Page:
Alexandra: Wherever your belt touches, that is your core, which means abs and back working together to keep you strong, braced and upright!  Include your entire torso, and you have a good idea of what the “core” defines, besides just “fab-abs.”  Many of our students believe they are very strong in their core, sometimes because they have well-developed chests and shoulders. But…..does the ability to bench press your mama really mean you have a strong core? Maybe it just means you have a big chest and a small mama!

Let’s find out:

K: Did you try the move? Tougher than it looks, right? This exercise really tests whether you initiate movement from the center of your body or depend on your extremities to get you places. (For those of you who like high techy terms, you want to start movement proximally, then have it translate distally, not the other way around). To use a crunch as an example, if you start the move by lifting your head, cranking on your neck, or throwing your arms to get going, you are depending on the ends or extremities of your body to get some action in the core. Such action means you are working from the outside, in. If you can set up your body in a good crunch position and first engage the midsection, which then moves the shoulders and head off the ground, you are working from the inside, out. Movement stars at the center of the body and radiates out to the hands, feet, and head.

A: All I know is that I radiate from all my insides and outsides!. Now, if you’ll excuse me, I have to go roll around on a mat somewhere. Quietly, by myself. In a darkened room with no mirrors or cameras.

Core-licious readers: Do YOU have core strength? What’s your favorite core move?

Photo credits: Creative Commons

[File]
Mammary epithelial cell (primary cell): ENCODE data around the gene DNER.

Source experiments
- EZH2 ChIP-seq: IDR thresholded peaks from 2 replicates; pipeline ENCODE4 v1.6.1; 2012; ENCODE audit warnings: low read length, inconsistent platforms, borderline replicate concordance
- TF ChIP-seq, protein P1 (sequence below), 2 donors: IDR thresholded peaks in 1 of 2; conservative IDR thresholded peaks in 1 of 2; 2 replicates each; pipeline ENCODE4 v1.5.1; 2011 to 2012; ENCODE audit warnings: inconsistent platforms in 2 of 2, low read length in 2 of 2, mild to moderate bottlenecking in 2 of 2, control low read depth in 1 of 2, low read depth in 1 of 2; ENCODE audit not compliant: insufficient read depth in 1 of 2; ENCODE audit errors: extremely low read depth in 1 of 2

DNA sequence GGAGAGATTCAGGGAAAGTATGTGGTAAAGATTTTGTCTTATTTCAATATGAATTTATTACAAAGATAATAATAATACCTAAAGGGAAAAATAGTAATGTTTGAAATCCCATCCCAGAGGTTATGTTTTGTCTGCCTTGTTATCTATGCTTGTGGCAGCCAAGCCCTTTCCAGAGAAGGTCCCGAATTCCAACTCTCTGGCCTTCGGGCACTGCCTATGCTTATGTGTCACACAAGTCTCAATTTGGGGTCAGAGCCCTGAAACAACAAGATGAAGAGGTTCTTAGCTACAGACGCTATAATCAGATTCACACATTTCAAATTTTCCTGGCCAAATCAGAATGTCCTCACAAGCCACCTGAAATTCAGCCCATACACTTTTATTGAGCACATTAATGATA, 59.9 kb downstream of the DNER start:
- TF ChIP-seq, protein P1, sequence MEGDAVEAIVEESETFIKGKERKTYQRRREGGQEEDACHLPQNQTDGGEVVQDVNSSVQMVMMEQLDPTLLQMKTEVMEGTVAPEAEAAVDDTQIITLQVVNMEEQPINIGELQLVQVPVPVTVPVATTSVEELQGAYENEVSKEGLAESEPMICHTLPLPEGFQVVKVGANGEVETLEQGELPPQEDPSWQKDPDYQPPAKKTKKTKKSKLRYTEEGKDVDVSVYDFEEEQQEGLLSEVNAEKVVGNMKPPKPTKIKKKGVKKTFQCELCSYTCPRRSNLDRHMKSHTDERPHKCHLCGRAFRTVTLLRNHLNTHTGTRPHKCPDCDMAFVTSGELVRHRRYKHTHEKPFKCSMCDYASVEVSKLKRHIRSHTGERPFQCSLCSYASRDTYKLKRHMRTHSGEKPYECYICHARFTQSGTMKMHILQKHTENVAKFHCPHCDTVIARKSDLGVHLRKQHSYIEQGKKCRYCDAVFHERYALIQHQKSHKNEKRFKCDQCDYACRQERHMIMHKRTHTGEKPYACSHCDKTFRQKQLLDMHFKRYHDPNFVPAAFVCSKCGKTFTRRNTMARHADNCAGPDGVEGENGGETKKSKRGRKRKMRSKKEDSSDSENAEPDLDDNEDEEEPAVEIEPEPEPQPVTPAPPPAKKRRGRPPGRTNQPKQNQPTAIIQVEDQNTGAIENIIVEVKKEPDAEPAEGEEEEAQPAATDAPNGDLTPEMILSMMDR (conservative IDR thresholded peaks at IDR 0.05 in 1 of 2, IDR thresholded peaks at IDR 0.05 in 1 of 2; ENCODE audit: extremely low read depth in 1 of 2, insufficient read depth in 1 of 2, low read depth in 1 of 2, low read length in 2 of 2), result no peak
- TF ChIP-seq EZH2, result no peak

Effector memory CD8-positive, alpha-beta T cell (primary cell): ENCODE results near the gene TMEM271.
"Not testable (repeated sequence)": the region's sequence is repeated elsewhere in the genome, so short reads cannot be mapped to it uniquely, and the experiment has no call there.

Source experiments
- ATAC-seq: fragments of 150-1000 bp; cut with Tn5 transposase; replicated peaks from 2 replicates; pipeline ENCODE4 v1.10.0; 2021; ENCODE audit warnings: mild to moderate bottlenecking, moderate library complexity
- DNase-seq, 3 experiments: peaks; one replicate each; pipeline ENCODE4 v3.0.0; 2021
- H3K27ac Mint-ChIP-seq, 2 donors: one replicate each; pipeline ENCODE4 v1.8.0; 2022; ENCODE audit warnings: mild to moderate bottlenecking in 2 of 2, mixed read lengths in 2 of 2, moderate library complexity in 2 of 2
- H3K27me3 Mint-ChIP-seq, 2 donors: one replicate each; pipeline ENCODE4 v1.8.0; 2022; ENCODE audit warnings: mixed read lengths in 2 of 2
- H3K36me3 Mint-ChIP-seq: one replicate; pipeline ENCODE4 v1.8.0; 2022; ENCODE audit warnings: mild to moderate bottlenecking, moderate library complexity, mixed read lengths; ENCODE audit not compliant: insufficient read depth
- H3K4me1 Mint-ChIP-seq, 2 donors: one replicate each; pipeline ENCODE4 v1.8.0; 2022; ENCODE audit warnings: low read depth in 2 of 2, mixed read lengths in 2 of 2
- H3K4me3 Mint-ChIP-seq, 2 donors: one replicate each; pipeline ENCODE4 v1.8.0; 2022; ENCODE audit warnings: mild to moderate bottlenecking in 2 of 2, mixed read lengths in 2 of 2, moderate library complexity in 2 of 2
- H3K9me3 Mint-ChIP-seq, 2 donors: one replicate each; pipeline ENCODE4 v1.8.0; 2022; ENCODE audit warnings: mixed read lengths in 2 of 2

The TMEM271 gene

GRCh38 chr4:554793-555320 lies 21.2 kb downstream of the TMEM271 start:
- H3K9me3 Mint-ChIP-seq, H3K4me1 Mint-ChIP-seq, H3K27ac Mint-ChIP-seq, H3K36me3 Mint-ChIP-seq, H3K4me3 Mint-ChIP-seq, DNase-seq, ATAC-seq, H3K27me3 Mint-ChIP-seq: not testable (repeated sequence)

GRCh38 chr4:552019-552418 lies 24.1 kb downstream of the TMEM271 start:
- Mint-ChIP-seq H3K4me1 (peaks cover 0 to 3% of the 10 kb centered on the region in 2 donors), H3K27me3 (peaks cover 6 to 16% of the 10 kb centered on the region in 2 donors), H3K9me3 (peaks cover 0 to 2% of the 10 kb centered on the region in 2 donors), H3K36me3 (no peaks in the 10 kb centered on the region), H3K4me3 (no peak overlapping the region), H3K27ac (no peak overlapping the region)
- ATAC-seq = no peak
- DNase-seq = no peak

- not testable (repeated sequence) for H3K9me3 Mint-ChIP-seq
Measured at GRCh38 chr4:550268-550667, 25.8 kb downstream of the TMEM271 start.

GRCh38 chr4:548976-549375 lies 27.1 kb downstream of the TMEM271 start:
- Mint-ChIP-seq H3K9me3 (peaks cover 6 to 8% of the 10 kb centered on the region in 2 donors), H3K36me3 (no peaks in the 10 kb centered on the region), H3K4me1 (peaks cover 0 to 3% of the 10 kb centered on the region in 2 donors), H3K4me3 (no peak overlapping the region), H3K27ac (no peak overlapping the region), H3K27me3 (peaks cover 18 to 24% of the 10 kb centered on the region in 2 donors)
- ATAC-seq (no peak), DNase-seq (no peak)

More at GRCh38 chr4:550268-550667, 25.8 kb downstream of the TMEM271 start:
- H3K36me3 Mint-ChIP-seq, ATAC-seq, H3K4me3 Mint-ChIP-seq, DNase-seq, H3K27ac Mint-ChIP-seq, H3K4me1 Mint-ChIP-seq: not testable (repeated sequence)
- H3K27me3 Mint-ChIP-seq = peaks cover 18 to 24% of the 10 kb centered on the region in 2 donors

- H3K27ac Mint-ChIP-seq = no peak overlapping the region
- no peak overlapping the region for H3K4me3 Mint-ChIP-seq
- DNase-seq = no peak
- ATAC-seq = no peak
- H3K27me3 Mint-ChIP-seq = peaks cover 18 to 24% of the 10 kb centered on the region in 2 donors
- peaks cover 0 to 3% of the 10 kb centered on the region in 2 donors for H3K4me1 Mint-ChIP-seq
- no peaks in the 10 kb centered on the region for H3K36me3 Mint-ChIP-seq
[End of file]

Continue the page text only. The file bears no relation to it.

6

Inner Thigh Exercises to Rock Your Jeans

Kymberly Williams-Evans, MA and Alexandra Williams, MA

Dear Fun and Fit: Can you recommend exercises to tone and lose weight in my inner thighs? I’m getting tired of ruining perfectly good jeans and shorts because of the wear in the fabric. I have an exercise ball hiding somewhere in my condo if that helps.
Susan, Milford, CT

yay for exercise balls

An exercise ball in every household!

Alexandra: Hi Susan!  Because we are saddened by your fashion mishaps, we want to help you! It’s great that you own an exercise ball, because we love them. Stability balls offer great options no matter what you want to work. The exercises you’re about to see in the video are good for strengthening your inner thighs, but if you also wish to lose the extra adipose tissue (er, that’s fat) sitting on top of and inside your muscles, you will have to do cardio–as in “move more.”

Kymberly: You can do cardio with the ball. Heck, you can fly across the country and take Alexandra’s cardio ball class if you are feeling spunky. Or just do whatever type of movement  you enjoy: Dancing in the Dark, Shakin’ Your Groove Thing, Running on Empty and  such like and so on. A fitness colleague of ours has some fun warm-up moves on the ball in this article, so take a quick look. Between the cardio on the ball and the inner thigh exercise options from our video, you will achieve the status of Your Royal Inner tHighness AND you will live to donate your jeans and shorts intact to your adoring subjects! (See photo above if you don’t believe us)

Photo credit: Creative Commons:  infomatique

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15

Preventing Shin Splints

Dear F&F: I started running in 2010 and quickly discovered that my weak arches are what caused the leg pain I experienced, the knee pain (kneecap slides) and the bursitis that formed just below my knee.  But, I’ve worked on taping the knees and strengthening the muscle there.